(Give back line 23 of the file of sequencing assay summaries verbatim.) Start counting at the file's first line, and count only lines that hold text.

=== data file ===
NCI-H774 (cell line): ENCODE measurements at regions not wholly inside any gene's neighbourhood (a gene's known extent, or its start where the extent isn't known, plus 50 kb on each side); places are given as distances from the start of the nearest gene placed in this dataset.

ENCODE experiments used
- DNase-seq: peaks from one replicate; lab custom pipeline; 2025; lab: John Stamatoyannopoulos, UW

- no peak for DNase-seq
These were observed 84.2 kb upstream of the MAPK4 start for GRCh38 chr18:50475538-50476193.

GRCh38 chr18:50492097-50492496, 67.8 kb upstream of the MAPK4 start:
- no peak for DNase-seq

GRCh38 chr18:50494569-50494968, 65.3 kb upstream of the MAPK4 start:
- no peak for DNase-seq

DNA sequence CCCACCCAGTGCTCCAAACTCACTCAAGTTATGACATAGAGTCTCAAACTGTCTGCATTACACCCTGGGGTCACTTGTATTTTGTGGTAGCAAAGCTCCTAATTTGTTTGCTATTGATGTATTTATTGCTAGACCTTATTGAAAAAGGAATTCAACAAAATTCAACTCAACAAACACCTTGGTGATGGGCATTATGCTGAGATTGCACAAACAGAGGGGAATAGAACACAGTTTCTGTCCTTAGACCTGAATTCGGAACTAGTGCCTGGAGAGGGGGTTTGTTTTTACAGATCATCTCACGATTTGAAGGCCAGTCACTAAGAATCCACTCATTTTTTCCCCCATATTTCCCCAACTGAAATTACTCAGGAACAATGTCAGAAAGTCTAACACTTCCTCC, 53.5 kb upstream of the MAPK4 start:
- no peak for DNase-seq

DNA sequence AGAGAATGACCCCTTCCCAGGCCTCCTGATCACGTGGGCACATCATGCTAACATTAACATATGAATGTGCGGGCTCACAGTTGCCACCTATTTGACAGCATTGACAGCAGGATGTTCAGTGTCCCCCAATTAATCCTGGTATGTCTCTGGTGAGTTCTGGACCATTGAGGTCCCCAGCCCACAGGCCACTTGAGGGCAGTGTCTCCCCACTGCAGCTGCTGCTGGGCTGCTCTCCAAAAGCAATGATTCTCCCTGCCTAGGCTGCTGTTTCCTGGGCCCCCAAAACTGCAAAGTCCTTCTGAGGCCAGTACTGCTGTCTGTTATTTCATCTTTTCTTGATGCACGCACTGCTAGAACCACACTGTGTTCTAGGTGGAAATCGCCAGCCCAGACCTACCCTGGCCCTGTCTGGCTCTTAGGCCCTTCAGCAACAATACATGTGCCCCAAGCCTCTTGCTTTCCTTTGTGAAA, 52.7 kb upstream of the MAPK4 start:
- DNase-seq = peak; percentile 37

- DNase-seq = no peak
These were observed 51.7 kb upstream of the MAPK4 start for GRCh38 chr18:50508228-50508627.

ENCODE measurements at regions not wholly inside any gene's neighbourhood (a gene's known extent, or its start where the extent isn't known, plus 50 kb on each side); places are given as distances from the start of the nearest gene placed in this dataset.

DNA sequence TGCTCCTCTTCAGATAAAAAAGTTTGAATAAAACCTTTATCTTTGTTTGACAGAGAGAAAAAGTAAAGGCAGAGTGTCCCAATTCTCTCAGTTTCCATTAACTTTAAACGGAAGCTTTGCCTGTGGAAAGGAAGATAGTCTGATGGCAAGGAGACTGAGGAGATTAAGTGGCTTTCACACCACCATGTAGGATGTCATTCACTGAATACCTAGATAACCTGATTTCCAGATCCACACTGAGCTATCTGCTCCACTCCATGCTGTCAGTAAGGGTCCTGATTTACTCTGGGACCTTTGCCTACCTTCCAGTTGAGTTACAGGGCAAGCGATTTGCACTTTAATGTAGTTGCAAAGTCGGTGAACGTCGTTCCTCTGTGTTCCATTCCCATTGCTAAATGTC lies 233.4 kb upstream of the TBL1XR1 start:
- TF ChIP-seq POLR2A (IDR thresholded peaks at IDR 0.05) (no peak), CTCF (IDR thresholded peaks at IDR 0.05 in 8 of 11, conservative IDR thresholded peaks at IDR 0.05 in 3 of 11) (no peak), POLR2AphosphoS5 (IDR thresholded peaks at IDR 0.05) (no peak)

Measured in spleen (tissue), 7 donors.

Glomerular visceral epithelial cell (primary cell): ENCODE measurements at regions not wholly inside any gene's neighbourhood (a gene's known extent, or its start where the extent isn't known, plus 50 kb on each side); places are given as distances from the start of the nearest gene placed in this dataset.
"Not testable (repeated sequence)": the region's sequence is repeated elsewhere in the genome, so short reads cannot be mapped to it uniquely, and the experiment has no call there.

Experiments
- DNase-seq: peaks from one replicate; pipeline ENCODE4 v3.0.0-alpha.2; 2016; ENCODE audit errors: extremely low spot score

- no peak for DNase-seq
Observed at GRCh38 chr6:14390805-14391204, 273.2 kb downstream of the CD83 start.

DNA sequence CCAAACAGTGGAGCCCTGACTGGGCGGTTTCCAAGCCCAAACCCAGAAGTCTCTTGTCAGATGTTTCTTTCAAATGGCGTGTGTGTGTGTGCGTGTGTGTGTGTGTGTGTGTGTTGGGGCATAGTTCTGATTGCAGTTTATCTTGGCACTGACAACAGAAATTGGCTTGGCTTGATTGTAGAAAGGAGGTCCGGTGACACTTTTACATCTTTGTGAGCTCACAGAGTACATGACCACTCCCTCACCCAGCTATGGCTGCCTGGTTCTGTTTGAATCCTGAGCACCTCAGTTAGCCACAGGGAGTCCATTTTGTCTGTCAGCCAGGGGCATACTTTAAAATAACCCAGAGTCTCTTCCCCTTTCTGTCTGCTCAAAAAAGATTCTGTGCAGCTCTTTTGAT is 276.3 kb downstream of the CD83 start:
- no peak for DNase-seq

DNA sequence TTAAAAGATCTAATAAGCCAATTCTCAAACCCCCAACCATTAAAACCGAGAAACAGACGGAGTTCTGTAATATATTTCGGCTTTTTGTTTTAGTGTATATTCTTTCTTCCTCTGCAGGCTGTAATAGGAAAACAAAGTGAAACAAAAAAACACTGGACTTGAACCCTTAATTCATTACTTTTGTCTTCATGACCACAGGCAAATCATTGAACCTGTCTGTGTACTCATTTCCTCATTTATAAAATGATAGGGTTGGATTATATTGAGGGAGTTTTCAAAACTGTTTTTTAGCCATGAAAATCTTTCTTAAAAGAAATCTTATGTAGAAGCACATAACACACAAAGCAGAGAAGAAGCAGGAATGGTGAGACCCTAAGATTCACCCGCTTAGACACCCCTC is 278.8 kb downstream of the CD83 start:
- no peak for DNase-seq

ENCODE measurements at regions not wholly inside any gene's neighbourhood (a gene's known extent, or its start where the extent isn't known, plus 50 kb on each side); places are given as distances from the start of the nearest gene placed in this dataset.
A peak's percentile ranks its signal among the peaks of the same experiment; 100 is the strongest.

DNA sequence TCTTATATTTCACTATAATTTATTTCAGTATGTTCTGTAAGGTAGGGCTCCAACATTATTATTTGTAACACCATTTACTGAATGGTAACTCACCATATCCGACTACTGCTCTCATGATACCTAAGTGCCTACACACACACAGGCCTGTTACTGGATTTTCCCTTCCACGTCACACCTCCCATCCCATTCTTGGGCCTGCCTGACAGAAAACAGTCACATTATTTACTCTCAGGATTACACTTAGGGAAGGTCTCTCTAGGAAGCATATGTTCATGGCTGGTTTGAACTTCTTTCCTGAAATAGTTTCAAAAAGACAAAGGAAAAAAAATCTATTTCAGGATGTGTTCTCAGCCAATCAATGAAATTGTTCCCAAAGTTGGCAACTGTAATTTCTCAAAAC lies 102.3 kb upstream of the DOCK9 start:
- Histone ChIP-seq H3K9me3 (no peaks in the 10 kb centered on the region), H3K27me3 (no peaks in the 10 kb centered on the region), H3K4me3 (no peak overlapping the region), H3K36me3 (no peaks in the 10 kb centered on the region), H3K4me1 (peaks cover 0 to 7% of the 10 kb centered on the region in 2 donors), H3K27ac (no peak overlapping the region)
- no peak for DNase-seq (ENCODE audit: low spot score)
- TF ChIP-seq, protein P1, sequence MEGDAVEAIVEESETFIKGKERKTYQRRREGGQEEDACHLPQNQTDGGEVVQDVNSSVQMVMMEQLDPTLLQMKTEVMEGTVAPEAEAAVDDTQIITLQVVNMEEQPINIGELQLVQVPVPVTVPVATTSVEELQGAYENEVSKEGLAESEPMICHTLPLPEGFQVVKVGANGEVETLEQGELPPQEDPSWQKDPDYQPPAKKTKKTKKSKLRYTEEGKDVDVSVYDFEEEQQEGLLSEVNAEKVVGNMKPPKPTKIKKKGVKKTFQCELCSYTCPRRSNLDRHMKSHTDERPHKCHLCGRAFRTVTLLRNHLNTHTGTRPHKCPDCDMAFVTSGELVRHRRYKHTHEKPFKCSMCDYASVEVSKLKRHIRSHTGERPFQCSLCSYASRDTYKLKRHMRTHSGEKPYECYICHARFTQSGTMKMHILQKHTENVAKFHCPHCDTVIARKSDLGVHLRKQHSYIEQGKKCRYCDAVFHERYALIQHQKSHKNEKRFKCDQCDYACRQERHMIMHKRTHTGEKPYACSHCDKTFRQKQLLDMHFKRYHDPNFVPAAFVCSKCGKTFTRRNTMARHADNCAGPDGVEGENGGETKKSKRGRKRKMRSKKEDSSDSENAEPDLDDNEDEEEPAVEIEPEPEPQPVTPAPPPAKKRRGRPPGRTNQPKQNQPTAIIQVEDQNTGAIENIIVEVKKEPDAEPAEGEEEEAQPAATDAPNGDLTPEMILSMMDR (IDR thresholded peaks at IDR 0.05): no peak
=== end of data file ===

- DNase-seq: peaks from one replicate; pipeline ENCODE4 v3.0.0-alpha.2; 2016; ENCODE audit errors: extremely low spot score